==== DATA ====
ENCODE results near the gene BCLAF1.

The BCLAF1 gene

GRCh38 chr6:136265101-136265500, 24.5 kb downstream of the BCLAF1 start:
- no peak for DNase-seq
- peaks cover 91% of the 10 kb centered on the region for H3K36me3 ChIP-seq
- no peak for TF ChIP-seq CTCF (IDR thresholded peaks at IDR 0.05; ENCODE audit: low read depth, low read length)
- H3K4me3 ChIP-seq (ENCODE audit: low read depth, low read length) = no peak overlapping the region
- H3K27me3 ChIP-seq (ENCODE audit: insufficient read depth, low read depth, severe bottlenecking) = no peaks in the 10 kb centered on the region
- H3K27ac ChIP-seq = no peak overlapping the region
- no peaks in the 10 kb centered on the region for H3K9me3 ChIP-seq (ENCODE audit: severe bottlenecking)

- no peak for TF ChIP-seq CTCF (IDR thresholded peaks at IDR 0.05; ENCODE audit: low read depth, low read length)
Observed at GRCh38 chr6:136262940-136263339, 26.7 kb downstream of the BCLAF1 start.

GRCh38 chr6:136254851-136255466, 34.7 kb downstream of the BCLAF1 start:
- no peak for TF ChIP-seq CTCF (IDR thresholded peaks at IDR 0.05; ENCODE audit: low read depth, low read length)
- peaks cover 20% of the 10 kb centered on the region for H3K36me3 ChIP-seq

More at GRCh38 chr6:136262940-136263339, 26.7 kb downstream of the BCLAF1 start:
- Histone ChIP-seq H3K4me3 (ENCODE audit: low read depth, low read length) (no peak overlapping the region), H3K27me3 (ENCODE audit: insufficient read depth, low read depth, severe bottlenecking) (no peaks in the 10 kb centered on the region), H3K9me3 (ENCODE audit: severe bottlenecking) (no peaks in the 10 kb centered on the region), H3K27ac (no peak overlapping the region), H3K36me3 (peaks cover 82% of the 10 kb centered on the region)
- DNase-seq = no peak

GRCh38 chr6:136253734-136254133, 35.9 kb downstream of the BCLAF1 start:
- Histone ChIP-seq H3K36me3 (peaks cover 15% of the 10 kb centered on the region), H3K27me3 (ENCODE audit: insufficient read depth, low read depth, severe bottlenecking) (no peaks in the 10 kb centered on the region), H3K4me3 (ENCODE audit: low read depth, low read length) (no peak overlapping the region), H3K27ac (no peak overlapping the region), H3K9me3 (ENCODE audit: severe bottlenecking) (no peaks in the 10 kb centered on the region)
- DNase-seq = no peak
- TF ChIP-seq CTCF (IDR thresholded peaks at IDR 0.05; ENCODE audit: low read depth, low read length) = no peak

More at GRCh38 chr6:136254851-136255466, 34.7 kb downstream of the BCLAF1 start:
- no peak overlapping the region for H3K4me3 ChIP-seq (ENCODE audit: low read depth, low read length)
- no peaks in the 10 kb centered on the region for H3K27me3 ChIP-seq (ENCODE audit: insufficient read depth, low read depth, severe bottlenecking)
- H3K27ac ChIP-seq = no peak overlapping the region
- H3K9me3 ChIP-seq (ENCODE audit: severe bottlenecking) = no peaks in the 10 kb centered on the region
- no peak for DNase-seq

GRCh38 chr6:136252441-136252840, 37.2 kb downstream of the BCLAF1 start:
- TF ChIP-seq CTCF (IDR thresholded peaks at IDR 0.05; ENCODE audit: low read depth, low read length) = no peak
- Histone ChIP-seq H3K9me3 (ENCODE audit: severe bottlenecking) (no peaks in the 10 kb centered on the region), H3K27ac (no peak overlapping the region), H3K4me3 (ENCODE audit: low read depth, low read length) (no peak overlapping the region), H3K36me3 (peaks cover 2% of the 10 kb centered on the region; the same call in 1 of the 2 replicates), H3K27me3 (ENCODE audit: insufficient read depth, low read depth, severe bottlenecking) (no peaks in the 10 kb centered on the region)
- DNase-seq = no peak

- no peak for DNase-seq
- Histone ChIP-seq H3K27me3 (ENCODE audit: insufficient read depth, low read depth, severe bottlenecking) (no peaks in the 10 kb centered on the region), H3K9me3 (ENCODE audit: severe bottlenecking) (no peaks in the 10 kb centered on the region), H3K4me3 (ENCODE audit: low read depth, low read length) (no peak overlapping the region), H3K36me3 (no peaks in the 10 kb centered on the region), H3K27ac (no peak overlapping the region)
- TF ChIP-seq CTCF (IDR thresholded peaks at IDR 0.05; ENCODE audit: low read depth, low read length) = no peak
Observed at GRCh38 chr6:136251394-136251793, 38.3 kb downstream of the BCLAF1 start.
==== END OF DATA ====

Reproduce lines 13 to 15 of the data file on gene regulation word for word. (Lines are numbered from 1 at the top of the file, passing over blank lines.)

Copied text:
GRCh38 chr6:136254851-136255466, 34.7 kb downstream of the BCLAF1 start:
- no peak for TF ChIP-seq CTCF (IDR thresholded peaks at IDR 0.05; ENCODE audit: low read depth, low read length)
- peaks cover 20% of the 10 kb centered on the region for H3K36me3 ChIP-seq